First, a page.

War On Drugs Essay Research Paper The

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War On Drugs Essay, Research Paper The Wonderful War on Drugs The Wonderful War On Drugs In recent years the so-called ?war on drugs? has taken over the streets and back alleys of suburban America. It has caused a problem that mirrors the prohibition days of the 1920?s and early 30?s. Politicians trying to play ?tough guy,? are only contributing to more violence. Their laws have created an underground drug-trade, in which modern drug-dealers have taken the place of the bootleggers of old. The real question is whether or not this ?war? is working. Most people would like to believe that it is, and there are a few statistics that show it has. But just watch any news program, and you will see this war has failed miserably. Drug-related crimes happen constantly in today?s society,

and in recent years have involved increasing numbers of innocent bye standards. Daily, police officers face ruthless dealers, who would rather shoot at a cop than spend 25 years in prison. On top of all that, there has been no real proof of a decline in drug use among people in America. Is this ?war? really the best answer to America?s widespread drug problem? Should the government be allowed to spend billions annually fighting this hopeless war? Looking at this information you begin to realize that, not only does this ?war? affect every person in the U.S., but it is also a war with no winners. War is never pretty, and the war on drugs is no exception. For this ?war? to work it must stop drugs in at least one of three areas. Either by stopping drugs at the border, stopping drug

dealers at home, or preventing drug use within the country. Military and law enforcement has failed to accomplish any of these, and it is not because of limited funds. ?Last year state and federal governments spent $30 billion plus on the battle against drugs?(Anony71). This outrageous spending hasn?t made a dent in the modern drug-trade. Politicians are trying to approach the problem with supply-side economics. You try to block the supply to force the cost of hard drugs up, pricing most users out of the market. It has not worked. ?Cocaine and heroin prices have fallen greatly since the early 80?s, while strength and purity tend to be rising in these drugs?(Anony71). The statistics regarding drug interdiction at the border have proven stopping drugs at the border is an expensive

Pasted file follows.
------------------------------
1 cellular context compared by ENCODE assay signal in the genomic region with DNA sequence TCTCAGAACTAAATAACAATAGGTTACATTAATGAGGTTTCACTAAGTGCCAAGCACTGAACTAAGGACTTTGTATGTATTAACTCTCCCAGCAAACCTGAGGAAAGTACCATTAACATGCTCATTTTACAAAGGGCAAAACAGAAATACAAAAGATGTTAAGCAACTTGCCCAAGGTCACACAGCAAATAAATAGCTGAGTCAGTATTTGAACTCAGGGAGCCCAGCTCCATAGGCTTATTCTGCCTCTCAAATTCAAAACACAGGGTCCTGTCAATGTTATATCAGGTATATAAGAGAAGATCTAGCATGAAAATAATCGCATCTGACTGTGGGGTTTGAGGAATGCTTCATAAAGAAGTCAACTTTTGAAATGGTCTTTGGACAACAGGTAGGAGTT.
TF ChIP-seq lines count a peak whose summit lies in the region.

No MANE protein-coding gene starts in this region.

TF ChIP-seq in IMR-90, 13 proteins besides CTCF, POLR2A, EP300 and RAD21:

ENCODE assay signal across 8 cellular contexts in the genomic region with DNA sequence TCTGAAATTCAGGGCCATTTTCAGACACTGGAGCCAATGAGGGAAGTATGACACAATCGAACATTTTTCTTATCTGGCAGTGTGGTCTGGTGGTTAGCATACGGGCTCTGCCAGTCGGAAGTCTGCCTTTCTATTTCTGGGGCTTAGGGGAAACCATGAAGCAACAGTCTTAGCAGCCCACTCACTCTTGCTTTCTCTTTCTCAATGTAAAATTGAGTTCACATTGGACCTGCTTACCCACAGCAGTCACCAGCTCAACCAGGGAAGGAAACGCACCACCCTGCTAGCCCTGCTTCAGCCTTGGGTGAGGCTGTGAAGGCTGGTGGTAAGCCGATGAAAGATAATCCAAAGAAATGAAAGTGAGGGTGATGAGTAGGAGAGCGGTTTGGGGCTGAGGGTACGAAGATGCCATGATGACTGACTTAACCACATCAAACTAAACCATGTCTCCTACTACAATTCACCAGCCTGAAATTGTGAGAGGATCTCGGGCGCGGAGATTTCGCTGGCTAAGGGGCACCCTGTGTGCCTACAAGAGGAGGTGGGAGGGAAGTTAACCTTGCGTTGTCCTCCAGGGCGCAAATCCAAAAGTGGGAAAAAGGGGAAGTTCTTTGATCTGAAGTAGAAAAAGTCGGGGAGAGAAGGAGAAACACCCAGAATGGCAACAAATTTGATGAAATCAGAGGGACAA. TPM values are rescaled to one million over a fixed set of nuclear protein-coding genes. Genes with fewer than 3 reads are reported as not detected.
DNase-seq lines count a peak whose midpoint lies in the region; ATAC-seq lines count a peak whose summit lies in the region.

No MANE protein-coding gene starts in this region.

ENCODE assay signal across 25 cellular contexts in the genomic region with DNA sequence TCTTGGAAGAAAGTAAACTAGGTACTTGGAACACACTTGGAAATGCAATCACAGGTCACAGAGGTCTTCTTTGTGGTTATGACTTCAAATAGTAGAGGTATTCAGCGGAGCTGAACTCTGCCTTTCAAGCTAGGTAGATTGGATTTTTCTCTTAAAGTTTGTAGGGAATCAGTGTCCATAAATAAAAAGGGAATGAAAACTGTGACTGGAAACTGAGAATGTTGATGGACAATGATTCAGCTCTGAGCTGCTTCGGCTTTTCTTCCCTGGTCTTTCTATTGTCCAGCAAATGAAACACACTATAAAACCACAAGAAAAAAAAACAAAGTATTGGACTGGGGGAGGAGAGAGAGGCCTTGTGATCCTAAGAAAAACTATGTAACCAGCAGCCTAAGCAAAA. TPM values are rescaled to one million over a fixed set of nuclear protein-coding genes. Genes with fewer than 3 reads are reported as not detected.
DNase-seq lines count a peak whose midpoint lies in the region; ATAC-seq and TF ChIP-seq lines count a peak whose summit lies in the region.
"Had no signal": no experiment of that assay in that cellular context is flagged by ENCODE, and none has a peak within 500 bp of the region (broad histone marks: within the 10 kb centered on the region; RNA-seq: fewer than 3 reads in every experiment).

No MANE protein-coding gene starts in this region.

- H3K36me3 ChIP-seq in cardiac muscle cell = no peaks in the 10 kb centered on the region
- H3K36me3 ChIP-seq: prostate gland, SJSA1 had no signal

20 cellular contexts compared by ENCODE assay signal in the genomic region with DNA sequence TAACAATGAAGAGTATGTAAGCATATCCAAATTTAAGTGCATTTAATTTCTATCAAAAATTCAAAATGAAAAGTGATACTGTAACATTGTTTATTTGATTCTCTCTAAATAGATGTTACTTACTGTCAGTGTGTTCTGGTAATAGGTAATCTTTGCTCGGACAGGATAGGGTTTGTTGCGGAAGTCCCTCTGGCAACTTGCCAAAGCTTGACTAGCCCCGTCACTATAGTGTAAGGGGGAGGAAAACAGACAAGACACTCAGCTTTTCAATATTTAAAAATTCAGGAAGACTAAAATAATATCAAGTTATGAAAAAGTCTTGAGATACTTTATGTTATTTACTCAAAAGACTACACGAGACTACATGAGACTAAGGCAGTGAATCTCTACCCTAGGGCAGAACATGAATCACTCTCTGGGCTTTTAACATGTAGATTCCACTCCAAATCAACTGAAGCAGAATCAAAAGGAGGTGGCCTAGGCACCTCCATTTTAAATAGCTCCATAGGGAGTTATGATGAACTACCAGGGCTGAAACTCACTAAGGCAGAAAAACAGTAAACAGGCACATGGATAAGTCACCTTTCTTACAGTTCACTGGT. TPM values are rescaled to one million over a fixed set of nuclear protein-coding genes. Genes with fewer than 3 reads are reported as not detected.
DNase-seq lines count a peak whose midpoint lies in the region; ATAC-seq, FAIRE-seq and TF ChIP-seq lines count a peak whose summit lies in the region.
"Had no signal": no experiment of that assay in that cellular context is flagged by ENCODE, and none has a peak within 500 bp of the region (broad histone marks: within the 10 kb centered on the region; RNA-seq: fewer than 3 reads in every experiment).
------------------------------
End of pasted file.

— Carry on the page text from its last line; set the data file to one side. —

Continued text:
failure. Joseph McNamara say?s ?the government estimates that they seize only 10% of the drugs coming across the border?(537). Stopping the dealers within our own borders hasn?t proved an easy task either. With police going after more common users dealers are forced to compete more violently for fewer customers. Doctors in Detroit are saying that they?re ?seeing fewer overdoses, but more drug related shootings, stabbings, and assaults as dealers fight amongst themselves?(Torr39). No real decrease in drug use among citizens has been seen as a result of police action anyway. Increasing numbers of teens are turning to a life of drugs in America. ?Marijuana use among teens has doubled in the last three years?, while at the same time ?Americans are spending $20 billion annually on

drug related medical costs?(McCaffery4). For this battle to be fought, it must be proven as a cause worth fighting for. Fencing off the entire country, and jamming non-violent offenders in already overcrowded prisons is not a smart way for this battle to be won. If you look closely it is plain to see that prohibition has not worked in the past, and will most definitely not work in the future. Should the government really be allowed to prosecute non-violent offenders for consensual crimes committed in their own home? You may have heard the saying ?history always repeats itself,? does America not remember what the outcome of alcohol prohibition was. The outlawing of any controlled substance will only bring rise to more violent outlaws willing to risk life and limb for high profits.